Eric Wendt

Brands are like children.

They usually don’t come out of the gate fully formed and ready to impress (I’m now picturing a newborn wearing a tuxedo, ready to hit up a cocktail party). They may have to deal with some awkward teenage years. Only instead of gawky class photos, oily skin and orthodontic headgear, they struggle with embarrassing website design and clumsy messaging.

Don’t believe us? Just wait.

Using the power of the Internet Archive’s Wayback Machine, Brafton is here to expose its own brand development yearbook photos in an attempt to educate.

The things we do for you people.

Brand development can succeed even from humble beginnings.

In the beginning (2008)

The earliest snapshot available from the Internet Archive paints a picture more embarrassing than an ‘80s prom dress (just with less taffeta). Here’s our website as of January 15, 2008.


As you can see, things were spare, flat and uninspiring. Meanwhile, the messaging wasn’t much better.



We leaned heavily into the journalism angle, referring to ourselves as a “newsroom.” In fact, the word “content” is used only once in our “About Us” page. Dark days, indeed.

Speaking of things not to write home about, here’s our company blog.



Headlines such as “Email marketing ‘must be interesting’” and assertions in the vein of “The presidential election is to be dominated by social networking, it has been claimed,” provide a cringey picture not just of Brafton, but the content marketing industry as a whole in January 2008.

Let’s move on to July 1, 2010, shall we?



Now we’re cooking with gas! The website is certainly busier and more colorful, much like that Hawaiian shirt you thought made you look cool in middle school. And, just like your sartorial decisions as an adolescent, it doesn’t hold up.

Our brand messaging, however, was making strides.

While still focusing on news, we began to preach the gospel of content marketing, highlighting how it can “drive traffic, increase organic search engine optimization and improve dwell time and in-bound links.”

Thank God we stopped saying “dwell time.”

2012 – Now with a tagline!

Skipping right along to September 19, 2012, Brafton had found its tagline: “Fuel your brand.”



Our website was becoming more technically advanced and aesthetically pleasing (coinciding with my arrival at the company – coincidence?).

In addition to some eye-catching black and white photography, our site started spotlighting the use of social media in content marketing.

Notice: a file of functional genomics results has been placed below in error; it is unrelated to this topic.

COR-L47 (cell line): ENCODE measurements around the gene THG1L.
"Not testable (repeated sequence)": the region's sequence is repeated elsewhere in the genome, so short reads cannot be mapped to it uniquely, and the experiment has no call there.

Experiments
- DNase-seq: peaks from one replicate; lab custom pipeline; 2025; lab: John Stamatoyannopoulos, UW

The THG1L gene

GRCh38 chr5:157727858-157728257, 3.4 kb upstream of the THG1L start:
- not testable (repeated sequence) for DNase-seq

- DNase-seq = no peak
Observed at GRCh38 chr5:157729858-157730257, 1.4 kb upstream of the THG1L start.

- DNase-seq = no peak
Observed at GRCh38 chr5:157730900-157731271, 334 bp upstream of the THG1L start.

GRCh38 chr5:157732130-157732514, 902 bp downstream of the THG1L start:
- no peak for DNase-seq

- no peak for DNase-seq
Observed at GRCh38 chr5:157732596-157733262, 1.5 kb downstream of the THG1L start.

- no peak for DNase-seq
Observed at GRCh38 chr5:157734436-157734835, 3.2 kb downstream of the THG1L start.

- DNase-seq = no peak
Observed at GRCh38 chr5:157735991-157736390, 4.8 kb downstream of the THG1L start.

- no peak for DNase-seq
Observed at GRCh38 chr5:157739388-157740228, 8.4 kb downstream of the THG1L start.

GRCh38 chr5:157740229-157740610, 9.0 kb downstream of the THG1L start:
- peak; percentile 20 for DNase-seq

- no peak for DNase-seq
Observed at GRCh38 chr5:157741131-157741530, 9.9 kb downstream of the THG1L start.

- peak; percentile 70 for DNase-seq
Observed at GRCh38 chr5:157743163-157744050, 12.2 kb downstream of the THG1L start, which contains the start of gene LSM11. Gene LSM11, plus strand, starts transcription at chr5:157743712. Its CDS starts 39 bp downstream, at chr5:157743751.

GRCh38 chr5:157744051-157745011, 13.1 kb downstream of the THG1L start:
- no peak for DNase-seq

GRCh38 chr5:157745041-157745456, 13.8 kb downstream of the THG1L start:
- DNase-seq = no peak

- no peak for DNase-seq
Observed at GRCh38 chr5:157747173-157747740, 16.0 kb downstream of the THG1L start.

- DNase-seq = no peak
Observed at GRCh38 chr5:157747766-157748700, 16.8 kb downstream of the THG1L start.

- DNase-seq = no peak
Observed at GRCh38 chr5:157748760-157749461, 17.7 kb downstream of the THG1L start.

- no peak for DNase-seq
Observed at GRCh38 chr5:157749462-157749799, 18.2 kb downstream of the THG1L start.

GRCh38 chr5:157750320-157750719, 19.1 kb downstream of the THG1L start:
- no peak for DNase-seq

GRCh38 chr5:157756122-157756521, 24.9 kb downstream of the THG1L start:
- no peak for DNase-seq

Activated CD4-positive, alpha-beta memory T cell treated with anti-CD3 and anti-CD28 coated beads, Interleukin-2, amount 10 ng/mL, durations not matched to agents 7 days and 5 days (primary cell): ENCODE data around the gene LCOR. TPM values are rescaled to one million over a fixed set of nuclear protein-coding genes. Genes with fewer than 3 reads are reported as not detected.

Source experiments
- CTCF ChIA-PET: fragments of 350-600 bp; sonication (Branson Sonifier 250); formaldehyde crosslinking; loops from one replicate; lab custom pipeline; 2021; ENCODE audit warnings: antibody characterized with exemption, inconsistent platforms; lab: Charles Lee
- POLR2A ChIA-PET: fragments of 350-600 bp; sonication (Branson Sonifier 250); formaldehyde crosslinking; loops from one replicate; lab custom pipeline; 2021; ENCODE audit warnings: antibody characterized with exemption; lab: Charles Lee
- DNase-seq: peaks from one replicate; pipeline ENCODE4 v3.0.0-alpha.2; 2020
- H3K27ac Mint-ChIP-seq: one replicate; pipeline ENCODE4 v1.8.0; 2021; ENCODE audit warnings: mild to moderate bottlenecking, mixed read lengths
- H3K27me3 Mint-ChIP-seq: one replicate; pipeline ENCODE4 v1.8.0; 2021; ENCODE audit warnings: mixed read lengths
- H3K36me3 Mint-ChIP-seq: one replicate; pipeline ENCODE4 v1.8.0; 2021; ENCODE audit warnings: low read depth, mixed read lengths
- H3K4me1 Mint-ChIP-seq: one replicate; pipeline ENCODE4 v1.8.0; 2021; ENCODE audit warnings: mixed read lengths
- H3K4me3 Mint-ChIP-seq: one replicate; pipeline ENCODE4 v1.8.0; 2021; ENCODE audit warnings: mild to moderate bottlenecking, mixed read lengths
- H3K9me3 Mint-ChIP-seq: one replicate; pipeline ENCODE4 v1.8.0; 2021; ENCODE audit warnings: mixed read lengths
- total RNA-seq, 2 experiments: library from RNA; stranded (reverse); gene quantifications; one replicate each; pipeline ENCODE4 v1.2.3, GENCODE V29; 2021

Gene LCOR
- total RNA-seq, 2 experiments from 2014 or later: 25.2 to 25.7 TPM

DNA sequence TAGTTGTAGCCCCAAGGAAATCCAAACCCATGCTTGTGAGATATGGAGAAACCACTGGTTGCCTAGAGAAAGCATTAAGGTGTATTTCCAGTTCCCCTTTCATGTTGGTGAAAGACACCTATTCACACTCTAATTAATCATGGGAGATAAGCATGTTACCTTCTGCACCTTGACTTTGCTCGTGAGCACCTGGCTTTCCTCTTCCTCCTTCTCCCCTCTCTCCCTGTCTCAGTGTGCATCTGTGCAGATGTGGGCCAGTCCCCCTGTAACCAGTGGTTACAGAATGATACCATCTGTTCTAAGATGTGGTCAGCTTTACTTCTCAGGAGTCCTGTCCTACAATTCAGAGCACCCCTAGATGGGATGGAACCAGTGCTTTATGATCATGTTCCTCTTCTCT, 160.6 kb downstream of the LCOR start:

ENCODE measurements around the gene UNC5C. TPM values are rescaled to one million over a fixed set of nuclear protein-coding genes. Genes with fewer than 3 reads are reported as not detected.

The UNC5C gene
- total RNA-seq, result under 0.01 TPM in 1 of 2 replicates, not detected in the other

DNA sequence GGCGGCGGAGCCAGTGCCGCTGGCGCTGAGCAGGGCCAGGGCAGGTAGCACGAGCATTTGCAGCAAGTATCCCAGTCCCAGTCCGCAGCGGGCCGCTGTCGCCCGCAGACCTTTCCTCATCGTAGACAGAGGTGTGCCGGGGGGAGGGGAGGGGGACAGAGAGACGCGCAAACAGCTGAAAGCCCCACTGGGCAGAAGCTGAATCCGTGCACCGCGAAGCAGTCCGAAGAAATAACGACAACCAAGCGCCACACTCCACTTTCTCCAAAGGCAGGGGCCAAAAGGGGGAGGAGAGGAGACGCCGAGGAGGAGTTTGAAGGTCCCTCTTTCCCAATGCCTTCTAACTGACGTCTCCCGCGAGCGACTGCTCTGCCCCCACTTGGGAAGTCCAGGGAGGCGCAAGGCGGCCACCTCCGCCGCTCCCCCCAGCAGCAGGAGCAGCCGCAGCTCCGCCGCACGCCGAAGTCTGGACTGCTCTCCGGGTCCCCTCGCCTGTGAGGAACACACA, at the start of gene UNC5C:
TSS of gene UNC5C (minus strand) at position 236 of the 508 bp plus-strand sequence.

Our blog posts became more valuable and relevant as well, providing readers with important takeaways for their own content marketing efforts.



2015 – Colors aplenty!



Our penchant for black and white photography was complemented by more original graphics. Meanwhile, our blog grew by leaps and bounds, incorporating video posts into the mix.


Present day – From awkward to adept

We’ve come a long way, to say the least.


Brafton Senior Designer Courtney Meyer had her boots on the ground during our last brand revamp.

“We used tons of obvious stock imagery, ambiguous iconography, and our color scheme didn’t really make sense,” she said. “Since the days of that branding, our design products have really become top-notch. We have an amazing design team that has changed how so many of our products work and look in order to be better suited for the digital realm. We know that Brafton is the best, our products have gotten there, so logically our brand should reflect that.”

Courtney’s especially gung-ho about Brafton’s decision to phase out the use of stock photography.

“Stock imagery is a thing of the past,” she continued. “Yes, it has its time and place, but not front and center.”

Meanwhile, Brafton’s brand development depended on more than just illustrations and color schemes.

“Our design director, Ken Boostrom, and I worked closely together to establish our new blog layout,” Courtney said. “The biggest issue was the text was spanning the entire screen width. You know, it looked original and all, but that is a huge user experience no-no. It’s much too straining on the eyes to read from one side of the screen to the other. So we incorporated a sidebar that follows you when you scroll, and also gives you suggestions of where to go next. As you’ll see on our blog now, it really follows some great UX best practices. The spacing is right, it’s easily digestible, and there are some neat typography elements added throughout that make it much more polished.”

Our messaging has also evolved to showcase Brafton for what it is: a full-service agency covering every aspect of digital marketing, from content strategy and SEO to social media advertisements and marketing automation.



Additionally, the stiff and sterile voice of Brafton’s blog of old has been replaced by a human, humorous personality unafraid to share opinions and back them up with hard data.


In short, we’re no longer the kids you avoid at the school dance. We’re the ones you hope ask you out.

(Puts on motorcycle jacket, hops on Harley-Davidson).

That said, we’re still nerds who geek out on content marketing metrics and the power of storytelling. It’s just now we don’t live with our parents.

So what’s the moral of this story? Brand development is not a one-and-done affair. It’s a process that never ends. You must try, test and repeat. In a constantly shifting digital landscape, keeping up means ensuring your brand accurately reflects you, your audience and the world we all live in.

Don’t be afraid to grow up. Worst-case scenario: You’ll look back and laugh.